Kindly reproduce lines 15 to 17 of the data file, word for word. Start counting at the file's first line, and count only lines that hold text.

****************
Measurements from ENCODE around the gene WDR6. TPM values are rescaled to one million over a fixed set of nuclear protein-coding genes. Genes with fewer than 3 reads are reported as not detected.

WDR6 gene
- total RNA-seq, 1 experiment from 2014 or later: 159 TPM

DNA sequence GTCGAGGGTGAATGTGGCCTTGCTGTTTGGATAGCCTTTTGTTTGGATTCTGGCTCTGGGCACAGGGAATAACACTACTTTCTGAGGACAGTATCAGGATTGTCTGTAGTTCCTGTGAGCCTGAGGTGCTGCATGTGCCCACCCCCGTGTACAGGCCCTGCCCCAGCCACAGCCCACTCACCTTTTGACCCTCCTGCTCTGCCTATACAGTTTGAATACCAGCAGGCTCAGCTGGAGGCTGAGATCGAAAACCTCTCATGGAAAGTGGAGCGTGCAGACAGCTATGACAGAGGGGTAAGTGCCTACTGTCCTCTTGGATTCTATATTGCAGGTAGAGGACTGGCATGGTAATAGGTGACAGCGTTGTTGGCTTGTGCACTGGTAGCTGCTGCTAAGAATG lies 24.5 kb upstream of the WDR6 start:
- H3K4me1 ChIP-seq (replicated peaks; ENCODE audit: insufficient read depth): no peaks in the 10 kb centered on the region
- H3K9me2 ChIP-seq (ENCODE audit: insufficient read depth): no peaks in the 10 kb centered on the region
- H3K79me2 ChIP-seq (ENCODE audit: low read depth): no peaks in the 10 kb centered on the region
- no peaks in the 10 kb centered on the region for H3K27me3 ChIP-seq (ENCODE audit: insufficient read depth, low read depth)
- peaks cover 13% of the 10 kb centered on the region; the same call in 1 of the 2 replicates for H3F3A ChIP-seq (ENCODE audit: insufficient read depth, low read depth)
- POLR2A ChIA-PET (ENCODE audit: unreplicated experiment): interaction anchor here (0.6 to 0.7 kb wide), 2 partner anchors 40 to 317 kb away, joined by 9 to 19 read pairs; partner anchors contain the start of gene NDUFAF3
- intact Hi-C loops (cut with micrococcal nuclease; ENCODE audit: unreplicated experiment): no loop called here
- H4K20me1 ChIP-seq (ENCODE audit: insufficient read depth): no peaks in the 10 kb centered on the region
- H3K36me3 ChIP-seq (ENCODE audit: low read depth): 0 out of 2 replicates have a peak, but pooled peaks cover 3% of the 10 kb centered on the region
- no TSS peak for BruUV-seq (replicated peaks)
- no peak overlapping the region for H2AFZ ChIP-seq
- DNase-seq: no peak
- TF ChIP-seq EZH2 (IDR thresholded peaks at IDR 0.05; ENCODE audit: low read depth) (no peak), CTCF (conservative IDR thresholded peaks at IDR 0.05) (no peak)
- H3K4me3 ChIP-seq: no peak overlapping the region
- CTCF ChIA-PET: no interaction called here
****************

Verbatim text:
- no peak overlapping the region for H2AFZ ChIP-seq
- DNase-seq: no peak
- TF ChIP-seq EZH2 (IDR thresholded peaks at IDR 0.05; ENCODE audit: low read depth) (no peak), CTCF (conservative IDR thresholded peaks at IDR 0.05) (no peak)